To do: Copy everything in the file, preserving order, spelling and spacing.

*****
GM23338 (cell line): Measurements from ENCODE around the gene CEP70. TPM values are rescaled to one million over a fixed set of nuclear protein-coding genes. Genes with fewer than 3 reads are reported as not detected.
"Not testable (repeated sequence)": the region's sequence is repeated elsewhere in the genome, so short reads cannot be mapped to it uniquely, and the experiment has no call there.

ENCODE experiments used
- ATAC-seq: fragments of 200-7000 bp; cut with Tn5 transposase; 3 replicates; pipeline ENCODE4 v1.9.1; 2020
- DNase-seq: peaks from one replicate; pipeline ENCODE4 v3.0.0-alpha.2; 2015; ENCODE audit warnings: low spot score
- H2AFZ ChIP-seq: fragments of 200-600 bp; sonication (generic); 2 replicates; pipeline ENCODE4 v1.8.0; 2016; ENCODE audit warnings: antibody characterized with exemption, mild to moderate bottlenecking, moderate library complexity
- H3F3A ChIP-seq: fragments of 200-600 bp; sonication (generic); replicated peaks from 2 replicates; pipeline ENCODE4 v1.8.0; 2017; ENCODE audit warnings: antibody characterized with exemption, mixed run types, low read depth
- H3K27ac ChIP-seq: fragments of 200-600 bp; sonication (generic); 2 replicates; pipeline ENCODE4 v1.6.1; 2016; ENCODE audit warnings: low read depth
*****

GM23338 (cell line): Measurements from ENCODE around the gene CEP70. TPM values are rescaled to one million over a fixed set of nuclear protein-coding genes. Genes with fewer than 3 reads are reported as not detected.
"Not testable (repeated sequence)": the region's sequence is repeated elsewhere in the genome, so short reads cannot be mapped to it uniquely, and the experiment has no call there.

ENCODE experiments used
- ATAC-seq: fragments of 200-7000 bp; cut with Tn5 transposase; 3 replicates; pipeline ENCODE4 v1.9.1; 2020
- DNase-seq: peaks from one replicate; pipeline ENCODE4 v3.0.0-alpha.2; 2015; ENCODE audit warnings: low spot score
- H2AFZ ChIP-seq: fragments of 200-600 bp; sonication (generic); 2 replicates; pipeline ENCODE4 v1.8.0; 2016; ENCODE audit warnings: antibody characterized with exemption, mild to moderate bottlenecking, moderate library complexity
- H3F3A ChIP-seq: fragments of 200-600 bp; sonication (generic); replicated peaks from 2 replicates; pipeline ENCODE4 v1.8.0; 2017; ENCODE audit warnings: antibody characterized with exemption, mixed run types, low read depth
- H3K27ac ChIP-seq: fragments of 200-600 bp; sonication (generic); 2 replicates; pipeline ENCODE4 v1.6.1; 2016; ENCODE audit warnings: low read depth